New security rules on electronic devices cause confusion and delays at airports in UK
July 11, 2014
Passengers going abroad for their summer holidays face extra security checks at airport departure gates . Following an alert about a terrorist plot to plant explosives in consumer electronics such as mobile phones, tablet computers or laptops, the Department for Transport this week warned all international passengers: “Make sure your electronic devices are charged before you travel. If your device doesn’t switch on when requested, you won’t be allowed to bring it onto the aircraft.” The DfT specifies that all flights to and from the UK could be affected. Most passengers will not be asked to switch on their devices .
The confusion seems to apply to airports who have taken different approaches to notifying passengers and implementing the extra checks .
The Edinburgh Airport website makes no reference to the new rules, saying only: “Passengers travelling to the United States should expect their airline to carry out additional security checks prior to boarding.” A spokesperson for Edinburgh Airport said: “Security staff continue to maintain high levels of vigilance at all times and ensure that current security measures are implemented fully and conscientiously. These include screening and checking electronic devices.”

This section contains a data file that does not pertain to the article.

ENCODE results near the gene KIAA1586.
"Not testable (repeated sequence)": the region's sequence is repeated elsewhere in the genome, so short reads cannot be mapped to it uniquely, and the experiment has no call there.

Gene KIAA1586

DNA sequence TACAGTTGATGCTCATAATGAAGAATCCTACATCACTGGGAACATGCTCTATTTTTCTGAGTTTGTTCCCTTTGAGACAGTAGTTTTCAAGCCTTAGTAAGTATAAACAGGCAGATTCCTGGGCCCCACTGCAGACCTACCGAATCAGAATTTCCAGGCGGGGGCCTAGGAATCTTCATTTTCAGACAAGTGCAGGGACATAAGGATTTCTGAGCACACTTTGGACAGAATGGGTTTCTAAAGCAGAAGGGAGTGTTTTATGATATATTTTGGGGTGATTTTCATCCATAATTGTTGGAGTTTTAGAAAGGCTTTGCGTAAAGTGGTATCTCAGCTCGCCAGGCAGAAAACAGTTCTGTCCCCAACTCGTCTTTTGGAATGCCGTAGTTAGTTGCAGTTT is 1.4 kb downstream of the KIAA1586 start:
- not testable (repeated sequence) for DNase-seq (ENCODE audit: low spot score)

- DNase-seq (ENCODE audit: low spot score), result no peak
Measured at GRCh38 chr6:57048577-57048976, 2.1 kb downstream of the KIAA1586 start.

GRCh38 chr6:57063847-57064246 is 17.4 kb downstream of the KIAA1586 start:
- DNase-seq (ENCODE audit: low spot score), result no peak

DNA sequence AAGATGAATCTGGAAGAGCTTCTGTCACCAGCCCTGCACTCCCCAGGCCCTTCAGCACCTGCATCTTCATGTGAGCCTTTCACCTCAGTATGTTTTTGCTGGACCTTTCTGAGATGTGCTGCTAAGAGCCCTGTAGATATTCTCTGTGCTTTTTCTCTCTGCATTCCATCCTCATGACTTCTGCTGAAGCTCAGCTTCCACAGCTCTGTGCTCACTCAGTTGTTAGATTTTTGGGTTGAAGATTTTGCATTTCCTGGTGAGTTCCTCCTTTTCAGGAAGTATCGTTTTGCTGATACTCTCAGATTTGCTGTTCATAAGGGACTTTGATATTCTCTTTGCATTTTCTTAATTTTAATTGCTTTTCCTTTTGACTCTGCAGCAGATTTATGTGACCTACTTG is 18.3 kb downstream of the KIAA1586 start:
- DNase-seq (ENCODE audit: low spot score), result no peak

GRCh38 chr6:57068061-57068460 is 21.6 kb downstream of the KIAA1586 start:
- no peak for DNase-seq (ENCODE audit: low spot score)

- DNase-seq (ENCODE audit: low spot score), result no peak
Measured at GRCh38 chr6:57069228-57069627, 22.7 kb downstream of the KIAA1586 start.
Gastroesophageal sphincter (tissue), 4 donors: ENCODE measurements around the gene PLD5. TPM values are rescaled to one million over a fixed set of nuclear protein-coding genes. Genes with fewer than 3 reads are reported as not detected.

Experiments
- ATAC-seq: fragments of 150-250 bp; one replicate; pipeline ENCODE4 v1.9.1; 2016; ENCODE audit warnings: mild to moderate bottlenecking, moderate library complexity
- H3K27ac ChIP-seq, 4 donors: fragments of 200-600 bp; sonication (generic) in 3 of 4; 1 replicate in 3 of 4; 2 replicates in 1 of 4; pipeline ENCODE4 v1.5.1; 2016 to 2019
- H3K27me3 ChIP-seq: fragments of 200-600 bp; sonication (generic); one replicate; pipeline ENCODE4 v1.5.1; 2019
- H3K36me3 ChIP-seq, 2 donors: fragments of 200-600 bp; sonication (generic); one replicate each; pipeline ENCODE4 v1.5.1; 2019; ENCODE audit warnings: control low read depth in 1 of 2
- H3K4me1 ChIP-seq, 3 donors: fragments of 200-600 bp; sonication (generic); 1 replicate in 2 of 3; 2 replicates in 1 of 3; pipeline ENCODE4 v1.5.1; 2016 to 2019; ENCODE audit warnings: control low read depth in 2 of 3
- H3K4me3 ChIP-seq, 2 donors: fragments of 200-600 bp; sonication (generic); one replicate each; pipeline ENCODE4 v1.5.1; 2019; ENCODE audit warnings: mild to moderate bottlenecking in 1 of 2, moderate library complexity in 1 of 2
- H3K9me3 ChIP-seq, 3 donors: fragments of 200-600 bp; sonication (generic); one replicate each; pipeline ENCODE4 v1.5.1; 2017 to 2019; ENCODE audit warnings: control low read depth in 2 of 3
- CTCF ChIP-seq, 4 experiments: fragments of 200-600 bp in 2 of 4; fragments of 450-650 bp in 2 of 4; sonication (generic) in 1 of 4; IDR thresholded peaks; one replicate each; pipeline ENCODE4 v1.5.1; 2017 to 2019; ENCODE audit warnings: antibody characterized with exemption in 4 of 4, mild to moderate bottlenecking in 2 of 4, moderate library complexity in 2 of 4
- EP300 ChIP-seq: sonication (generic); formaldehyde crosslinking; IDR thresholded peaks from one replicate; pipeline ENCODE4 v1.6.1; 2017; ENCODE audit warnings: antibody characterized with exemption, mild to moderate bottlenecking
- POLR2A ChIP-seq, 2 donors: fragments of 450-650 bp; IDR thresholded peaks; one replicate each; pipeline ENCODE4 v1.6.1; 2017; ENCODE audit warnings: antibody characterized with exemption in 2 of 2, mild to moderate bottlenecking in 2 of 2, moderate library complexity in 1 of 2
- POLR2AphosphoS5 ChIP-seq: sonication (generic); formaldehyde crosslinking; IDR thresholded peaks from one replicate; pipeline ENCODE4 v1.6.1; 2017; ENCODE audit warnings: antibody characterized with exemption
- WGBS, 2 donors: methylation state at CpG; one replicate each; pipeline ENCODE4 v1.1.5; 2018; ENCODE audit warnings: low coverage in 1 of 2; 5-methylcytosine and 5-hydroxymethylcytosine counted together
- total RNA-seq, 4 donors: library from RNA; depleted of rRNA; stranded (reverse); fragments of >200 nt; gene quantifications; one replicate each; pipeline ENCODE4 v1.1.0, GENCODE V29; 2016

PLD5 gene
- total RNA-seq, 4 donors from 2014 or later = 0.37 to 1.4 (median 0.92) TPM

Some easyJet and British Airways passengers from Gatwick faced delays on the first wave of flights. For both airlines, four out of the first 10 departures from Gatwick this morning were delayed by up to an hour, including flights to Venice, Bordeaux and Nice.
Departures from the UK’s other three big airports – Heathrow, Stansted and Manchester – were operating normally. However, BA passengers from Baltimore arrived 20 hours late and last night’s Frankfurt-Heathrow arrival is now scheduled for this afternoon.
Eurocontrol in Brussels warned of “moderate to high delays” for flights to the Greek islands of Crete, Mykonos, Santorini and Skiathos because of a lack of capacity. There were also airspace restrictions in western France and Cyprus.